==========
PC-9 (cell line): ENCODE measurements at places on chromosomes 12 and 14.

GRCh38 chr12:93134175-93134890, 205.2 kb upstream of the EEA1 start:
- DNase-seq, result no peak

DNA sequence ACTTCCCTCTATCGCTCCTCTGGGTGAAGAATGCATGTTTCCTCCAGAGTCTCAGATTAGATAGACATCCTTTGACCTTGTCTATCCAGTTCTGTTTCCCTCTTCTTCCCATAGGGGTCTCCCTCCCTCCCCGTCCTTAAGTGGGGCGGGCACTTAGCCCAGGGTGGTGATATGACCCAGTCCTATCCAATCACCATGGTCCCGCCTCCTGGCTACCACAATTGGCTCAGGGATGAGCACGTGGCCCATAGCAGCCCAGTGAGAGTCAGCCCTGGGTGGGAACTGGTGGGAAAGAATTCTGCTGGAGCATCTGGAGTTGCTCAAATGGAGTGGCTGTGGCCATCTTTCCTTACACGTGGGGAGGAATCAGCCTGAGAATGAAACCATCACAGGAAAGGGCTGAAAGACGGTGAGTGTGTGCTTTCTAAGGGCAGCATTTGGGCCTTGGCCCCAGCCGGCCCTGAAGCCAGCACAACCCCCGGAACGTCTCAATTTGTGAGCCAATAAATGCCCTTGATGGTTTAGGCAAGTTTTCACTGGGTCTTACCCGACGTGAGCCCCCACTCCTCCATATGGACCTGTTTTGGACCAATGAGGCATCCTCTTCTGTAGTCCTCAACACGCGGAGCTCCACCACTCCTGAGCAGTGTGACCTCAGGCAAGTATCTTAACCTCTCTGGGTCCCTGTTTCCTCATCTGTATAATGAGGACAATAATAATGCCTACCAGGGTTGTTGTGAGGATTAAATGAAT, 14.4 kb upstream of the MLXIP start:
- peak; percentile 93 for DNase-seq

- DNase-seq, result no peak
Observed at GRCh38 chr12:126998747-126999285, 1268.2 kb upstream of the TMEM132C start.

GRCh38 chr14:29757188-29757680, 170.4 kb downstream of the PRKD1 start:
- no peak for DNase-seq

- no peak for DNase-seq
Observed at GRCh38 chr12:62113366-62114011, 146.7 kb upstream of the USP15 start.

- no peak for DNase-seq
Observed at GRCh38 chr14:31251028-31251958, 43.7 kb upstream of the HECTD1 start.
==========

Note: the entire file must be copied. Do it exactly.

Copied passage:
PC-9 (cell line): ENCODE measurements at places on chromosomes 12 and 14.

GRCh38 chr12:93134175-93134890, 205.2 kb upstream of the EEA1 start:
- DNase-seq, result no peak

DNA sequence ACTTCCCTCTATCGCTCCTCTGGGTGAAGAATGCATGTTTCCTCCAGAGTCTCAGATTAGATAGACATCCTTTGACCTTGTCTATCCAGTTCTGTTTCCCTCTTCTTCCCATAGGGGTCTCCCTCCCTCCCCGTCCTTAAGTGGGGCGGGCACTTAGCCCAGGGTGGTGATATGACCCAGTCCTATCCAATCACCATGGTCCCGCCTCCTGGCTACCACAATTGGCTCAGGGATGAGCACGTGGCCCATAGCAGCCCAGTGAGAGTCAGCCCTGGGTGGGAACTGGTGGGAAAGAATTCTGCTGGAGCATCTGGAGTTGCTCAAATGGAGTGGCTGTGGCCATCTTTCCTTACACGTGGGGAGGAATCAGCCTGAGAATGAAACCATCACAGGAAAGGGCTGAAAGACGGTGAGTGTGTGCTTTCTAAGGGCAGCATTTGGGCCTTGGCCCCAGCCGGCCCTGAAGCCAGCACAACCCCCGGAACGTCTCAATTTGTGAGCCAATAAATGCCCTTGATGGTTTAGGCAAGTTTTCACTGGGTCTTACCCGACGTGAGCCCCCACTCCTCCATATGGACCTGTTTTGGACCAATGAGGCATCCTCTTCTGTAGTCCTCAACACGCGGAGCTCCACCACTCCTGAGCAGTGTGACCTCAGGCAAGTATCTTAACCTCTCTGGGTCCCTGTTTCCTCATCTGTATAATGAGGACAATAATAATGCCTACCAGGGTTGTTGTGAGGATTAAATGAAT, 14.4 kb upstream of the MLXIP start:
- peak; percentile 93 for DNase-seq

- DNase-seq, result no peak
Observed at GRCh38 chr12:126998747-126999285, 1268.2 kb upstream of the TMEM132C start.

GRCh38 chr14:29757188-29757680, 170.4 kb downstream of the PRKD1 start:
- no peak for DNase-seq

- no peak for DNase-seq
Observed at GRCh38 chr12:62113366-62114011, 146.7 kb upstream of the USP15 start.

- no peak for DNase-seq
Observed at GRCh38 chr14:31251028-31251958, 43.7 kb upstream of the HECTD1 start.